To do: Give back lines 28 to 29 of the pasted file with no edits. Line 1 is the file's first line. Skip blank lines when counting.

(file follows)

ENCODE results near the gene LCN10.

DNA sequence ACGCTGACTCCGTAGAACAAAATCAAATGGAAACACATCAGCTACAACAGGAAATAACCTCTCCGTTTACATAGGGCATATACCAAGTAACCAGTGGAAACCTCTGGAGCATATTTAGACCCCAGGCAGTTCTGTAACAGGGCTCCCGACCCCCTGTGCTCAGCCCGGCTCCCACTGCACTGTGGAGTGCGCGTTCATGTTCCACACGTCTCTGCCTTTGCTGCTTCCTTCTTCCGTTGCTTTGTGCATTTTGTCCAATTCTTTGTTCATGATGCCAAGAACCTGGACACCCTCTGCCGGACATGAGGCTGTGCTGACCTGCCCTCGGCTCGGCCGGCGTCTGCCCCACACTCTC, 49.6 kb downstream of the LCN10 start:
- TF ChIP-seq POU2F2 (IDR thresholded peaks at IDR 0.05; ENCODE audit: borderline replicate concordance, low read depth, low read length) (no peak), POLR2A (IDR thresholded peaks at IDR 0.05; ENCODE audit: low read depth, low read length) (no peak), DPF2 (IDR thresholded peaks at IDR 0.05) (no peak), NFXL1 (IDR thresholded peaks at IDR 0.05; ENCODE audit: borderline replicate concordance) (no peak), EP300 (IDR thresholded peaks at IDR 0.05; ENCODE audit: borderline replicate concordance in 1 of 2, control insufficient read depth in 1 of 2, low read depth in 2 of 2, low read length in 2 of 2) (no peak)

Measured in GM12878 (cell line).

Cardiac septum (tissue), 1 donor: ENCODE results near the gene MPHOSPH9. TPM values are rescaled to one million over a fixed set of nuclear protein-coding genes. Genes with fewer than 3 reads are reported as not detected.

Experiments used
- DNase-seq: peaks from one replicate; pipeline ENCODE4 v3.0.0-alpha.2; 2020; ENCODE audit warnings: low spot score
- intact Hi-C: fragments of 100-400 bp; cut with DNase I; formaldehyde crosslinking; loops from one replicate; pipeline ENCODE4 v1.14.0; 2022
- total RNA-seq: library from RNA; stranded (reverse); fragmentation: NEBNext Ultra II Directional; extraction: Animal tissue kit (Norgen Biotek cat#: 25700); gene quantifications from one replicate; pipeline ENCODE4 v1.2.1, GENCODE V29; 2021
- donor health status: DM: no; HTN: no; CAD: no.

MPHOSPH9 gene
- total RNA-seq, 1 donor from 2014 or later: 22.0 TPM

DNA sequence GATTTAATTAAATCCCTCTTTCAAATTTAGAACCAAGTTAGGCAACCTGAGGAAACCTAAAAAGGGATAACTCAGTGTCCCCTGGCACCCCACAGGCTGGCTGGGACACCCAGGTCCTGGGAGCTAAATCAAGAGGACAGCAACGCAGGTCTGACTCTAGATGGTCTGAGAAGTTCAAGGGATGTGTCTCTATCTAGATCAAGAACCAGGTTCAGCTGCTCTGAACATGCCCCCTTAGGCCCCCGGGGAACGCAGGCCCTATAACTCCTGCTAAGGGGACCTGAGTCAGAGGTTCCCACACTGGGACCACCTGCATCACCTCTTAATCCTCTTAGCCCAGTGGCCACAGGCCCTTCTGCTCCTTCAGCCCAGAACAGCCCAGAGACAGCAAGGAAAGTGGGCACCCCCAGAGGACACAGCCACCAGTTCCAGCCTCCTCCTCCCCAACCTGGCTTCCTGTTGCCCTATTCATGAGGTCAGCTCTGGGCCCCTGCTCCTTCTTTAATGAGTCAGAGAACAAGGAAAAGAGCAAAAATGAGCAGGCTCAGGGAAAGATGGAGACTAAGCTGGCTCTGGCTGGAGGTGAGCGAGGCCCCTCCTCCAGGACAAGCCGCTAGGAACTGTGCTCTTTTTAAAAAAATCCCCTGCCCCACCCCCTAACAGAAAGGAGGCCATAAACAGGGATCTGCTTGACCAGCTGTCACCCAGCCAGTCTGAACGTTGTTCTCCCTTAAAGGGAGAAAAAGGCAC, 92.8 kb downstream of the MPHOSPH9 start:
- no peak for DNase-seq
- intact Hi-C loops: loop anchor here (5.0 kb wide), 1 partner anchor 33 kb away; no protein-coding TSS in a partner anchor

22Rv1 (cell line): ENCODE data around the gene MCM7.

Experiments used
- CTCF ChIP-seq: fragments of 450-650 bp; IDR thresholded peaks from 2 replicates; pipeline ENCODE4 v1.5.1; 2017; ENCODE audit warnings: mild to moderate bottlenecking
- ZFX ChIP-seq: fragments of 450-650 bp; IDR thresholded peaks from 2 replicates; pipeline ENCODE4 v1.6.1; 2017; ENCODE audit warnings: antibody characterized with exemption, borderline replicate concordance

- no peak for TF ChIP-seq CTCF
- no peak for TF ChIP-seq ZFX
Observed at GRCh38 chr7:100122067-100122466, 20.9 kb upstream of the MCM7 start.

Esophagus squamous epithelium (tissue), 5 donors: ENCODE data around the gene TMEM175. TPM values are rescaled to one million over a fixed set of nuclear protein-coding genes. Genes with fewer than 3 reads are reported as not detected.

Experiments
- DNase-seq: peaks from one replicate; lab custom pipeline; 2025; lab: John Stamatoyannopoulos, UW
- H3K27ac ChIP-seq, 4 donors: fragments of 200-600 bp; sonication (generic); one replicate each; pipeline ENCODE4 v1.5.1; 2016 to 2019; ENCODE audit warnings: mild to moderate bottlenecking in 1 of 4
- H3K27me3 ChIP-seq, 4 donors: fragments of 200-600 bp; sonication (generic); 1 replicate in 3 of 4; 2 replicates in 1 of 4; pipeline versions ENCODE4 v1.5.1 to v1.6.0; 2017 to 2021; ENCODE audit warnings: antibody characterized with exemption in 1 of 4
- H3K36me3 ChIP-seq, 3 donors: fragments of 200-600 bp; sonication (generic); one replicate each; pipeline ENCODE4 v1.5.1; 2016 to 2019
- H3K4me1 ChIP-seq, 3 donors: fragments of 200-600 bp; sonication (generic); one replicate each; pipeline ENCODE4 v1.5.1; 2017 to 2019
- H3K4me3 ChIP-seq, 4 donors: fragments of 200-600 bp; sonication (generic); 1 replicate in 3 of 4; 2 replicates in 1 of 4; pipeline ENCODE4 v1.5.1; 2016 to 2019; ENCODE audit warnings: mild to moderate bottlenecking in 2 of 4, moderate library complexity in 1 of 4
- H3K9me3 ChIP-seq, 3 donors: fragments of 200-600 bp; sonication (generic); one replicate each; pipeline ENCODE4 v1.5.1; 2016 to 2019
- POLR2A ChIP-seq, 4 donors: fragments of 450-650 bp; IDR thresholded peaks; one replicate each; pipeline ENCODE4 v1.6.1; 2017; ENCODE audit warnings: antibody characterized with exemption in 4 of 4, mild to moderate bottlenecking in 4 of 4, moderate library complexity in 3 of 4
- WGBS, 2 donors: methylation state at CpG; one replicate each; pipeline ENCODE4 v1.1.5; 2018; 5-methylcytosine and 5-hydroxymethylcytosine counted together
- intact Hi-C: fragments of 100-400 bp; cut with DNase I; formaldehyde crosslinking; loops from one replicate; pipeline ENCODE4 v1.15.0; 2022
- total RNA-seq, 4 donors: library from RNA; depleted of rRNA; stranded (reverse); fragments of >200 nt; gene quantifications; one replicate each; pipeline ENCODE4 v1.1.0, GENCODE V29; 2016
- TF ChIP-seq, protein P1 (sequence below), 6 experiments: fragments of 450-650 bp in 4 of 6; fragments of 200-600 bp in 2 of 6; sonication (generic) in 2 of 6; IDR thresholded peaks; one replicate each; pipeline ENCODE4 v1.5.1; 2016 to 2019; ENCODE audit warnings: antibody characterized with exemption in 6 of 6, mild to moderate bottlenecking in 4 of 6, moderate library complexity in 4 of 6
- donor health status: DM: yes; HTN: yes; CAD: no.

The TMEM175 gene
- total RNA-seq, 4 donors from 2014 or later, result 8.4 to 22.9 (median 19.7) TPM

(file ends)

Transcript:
- H3K36me3 ChIP-seq, 3 donors: fragments of 200-600 bp; sonication (generic); one replicate each; pipeline ENCODE4 v1.5.1; 2016 to 2019
- H3K4me1 ChIP-seq, 3 donors: fragments of 200-600 bp; sonication (generic); one replicate each; pipeline ENCODE4 v1.5.1; 2017 to 2019